Value chain

Capturing the carbon value chain [Gas In Transition]

Summary

Canadian natural gas producers hope carbon capture and storage can achieve commercial status with help from federal tax credit [Gas in Transition, Volume 2, Issue 5]

by: Shaun Polczer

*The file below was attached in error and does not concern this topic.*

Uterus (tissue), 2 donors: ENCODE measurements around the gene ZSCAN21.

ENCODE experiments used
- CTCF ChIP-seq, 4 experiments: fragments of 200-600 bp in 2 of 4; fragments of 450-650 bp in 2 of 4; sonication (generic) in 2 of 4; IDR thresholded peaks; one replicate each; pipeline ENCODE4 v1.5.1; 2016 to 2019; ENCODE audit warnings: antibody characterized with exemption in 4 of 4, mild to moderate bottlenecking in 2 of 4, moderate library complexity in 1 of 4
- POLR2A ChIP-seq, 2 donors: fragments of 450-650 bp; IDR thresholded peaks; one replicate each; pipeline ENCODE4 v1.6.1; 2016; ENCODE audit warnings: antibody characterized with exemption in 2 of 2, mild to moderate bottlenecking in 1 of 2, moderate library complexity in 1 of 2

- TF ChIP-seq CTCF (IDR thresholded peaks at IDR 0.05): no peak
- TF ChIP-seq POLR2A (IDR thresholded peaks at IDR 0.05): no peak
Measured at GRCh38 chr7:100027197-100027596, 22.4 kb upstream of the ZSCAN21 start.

It’s called vapourware – literally. Carbon Capture and Storage (CCS) has alternately been hailed as a silver bullet by its proponents or a glorified science fair project by its detractors as Canada moves toward a much-vaunted net-zero world. by 2050. Now, a combination of government incentives and a rapidly maturing technology platform to capture carbon and store it in the ground promises to bring CCS firmly into the mainstream in Canada. The problem is that no one knows exactly how to do it. Or even if it will count in the larger framework of global emissions reductions. The only certainty, delegates heard at Natural Gas World’s Canadian Gas Dialogues conference in Calgary on March 30, is that time is running out – even shorter than previously thought. That’s because the day before, on March 29, Canadian Prime Minister Justin Trudeau decreed a 40% reduction in GHGs from the oil and gas sector by 2030 as a stepping stone to net zero by 2050. With little other alternatives to make such significant cuts in such a short period of time, CCS seems to be the main driver of these efforts. The big question is how to bring together the…